Devon H. O'Dell
Software engineer, debugger, and concurrency nut. Usually confused about something.
Posted on Tue, Oct 13, 2015 — Read in 3 minutes
I was recently pointed to an article about a new kind of trie, the QP trie. “QP” stands for “quadbit-popcount patricia”, and the QP trie combines techniques from DJB’s critbit trees and Bagwell’s hash array mapped tries.
In previous posts, I explored shortcomings of a particular implementation of a critbit tree versus a red-black tree for construction time and lookup. To summarize, it turns out that red-black trees can be significantly more efficient than critbit trees for string lookups if you sort your tree by length and reduce the number of comparisons done at each level. The red-black tree takes a little more memory, but the performance win is significant.
Fundamentally, the critbit tree underperforms because of the amount of work it has to do to at each level. This time appears to be dominated by both branching and indirection overhead.
When I read the QP trie post, I was curious how it would perform from both a memory and time perspective. It turns out that it beats the socks off of both critbit and specialized red-black trees in terms of construction time, search time, and total memory usage.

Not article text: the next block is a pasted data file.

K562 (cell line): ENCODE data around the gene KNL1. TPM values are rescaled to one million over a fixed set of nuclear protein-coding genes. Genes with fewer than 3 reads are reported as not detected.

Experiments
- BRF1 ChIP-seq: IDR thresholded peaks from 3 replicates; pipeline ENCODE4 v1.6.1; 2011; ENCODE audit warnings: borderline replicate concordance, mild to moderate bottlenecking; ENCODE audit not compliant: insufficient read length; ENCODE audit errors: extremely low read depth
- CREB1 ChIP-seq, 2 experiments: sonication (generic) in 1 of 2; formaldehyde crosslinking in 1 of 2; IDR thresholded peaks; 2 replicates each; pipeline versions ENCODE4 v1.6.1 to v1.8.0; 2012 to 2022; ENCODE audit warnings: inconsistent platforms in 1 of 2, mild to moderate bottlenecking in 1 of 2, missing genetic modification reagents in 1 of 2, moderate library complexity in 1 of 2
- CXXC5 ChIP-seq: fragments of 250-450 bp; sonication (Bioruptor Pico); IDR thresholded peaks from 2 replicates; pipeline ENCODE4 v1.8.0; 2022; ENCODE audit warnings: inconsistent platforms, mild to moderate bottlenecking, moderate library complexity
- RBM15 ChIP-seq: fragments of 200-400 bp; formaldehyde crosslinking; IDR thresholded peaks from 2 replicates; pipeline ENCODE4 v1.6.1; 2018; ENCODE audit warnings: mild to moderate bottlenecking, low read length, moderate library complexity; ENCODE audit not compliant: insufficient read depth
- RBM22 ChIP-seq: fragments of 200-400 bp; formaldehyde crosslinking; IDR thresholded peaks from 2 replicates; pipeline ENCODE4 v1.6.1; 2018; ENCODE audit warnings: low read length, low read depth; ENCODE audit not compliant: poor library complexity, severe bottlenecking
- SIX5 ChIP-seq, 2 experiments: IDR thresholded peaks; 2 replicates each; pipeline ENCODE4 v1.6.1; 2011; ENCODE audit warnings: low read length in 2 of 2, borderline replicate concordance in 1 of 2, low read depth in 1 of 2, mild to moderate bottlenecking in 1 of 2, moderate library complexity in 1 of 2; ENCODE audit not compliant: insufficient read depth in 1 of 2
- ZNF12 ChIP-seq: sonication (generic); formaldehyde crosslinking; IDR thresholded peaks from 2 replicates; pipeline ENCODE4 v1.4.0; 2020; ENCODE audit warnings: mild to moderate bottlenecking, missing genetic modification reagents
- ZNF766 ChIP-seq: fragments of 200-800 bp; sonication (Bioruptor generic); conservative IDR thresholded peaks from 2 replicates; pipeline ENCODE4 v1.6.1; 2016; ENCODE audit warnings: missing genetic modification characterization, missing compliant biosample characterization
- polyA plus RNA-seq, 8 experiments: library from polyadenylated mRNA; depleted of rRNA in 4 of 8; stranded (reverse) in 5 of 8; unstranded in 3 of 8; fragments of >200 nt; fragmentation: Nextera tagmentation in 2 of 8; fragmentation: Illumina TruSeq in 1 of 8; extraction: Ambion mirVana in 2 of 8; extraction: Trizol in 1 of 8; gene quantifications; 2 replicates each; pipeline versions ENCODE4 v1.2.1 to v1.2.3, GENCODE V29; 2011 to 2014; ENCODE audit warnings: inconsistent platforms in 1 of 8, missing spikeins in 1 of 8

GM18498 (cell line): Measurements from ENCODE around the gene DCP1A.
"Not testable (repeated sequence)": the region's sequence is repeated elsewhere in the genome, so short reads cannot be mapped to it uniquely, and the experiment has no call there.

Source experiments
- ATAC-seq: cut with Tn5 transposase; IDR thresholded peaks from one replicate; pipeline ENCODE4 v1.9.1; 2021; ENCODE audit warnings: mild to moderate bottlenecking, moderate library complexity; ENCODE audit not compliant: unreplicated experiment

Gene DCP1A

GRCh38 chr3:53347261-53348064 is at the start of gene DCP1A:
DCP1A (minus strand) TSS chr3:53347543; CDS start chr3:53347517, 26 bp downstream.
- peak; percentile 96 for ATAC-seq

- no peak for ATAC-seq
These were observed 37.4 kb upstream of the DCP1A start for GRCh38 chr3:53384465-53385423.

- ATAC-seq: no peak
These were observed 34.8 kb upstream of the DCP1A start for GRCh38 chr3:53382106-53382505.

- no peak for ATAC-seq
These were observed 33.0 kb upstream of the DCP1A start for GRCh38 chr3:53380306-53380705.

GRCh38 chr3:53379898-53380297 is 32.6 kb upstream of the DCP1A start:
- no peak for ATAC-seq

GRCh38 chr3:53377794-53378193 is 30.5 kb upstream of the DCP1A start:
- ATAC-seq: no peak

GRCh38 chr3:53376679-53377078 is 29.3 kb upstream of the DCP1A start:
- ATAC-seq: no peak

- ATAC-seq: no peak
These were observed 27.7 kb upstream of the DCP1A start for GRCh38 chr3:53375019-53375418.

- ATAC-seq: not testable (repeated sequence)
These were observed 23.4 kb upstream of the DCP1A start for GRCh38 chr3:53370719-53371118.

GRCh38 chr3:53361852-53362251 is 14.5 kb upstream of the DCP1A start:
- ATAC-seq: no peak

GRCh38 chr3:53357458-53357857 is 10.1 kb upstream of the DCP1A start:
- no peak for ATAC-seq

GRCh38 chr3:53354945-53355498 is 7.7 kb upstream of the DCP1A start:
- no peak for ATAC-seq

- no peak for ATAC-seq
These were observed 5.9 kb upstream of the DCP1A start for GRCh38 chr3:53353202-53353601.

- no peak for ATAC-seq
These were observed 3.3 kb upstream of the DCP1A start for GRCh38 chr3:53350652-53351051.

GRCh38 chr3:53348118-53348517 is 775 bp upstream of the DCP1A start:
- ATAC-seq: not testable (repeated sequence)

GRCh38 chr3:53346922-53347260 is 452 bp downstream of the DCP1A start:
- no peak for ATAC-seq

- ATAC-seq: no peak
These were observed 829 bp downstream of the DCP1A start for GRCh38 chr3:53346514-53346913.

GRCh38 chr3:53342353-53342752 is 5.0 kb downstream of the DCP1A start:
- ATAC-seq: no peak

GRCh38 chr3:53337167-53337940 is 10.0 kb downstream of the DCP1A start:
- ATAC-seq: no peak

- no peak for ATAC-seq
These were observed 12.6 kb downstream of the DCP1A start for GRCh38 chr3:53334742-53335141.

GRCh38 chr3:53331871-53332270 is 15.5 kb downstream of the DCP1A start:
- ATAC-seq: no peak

I chatted with the author of QP tries, Tony Finch, on Twitter and offered to (at a minimum) benchmark the QP trie against other competing data structures. Since I already have a project benchmarking various implementations of string searching algorithms / data structures, I felt this was only fair. Furthermore, my previous posts are not particularly rigorous in terms of expressing benchmark results.
Just so this isn’t an entirely wasted blog post, here are some preliminary results from an Intel Core i7-4702HQ fixed at 2.20GHz. All tests are on a set of 5 million unsorted items with a 12-byte shared prefix (and an average of 70.8 trailing bytes). Construction time and lookup time are measured; items are looked up in insertion order; construction time necessarily includes overhead of memory allocation.
The wordlist size is 207,020,714 bytes, including newline characters.
The QP trie is impressive. I look forward to using it in real projects soon as well as exploring how we can develop it further and how it compares to more separate data structures under varying read/update/delete heavy loads.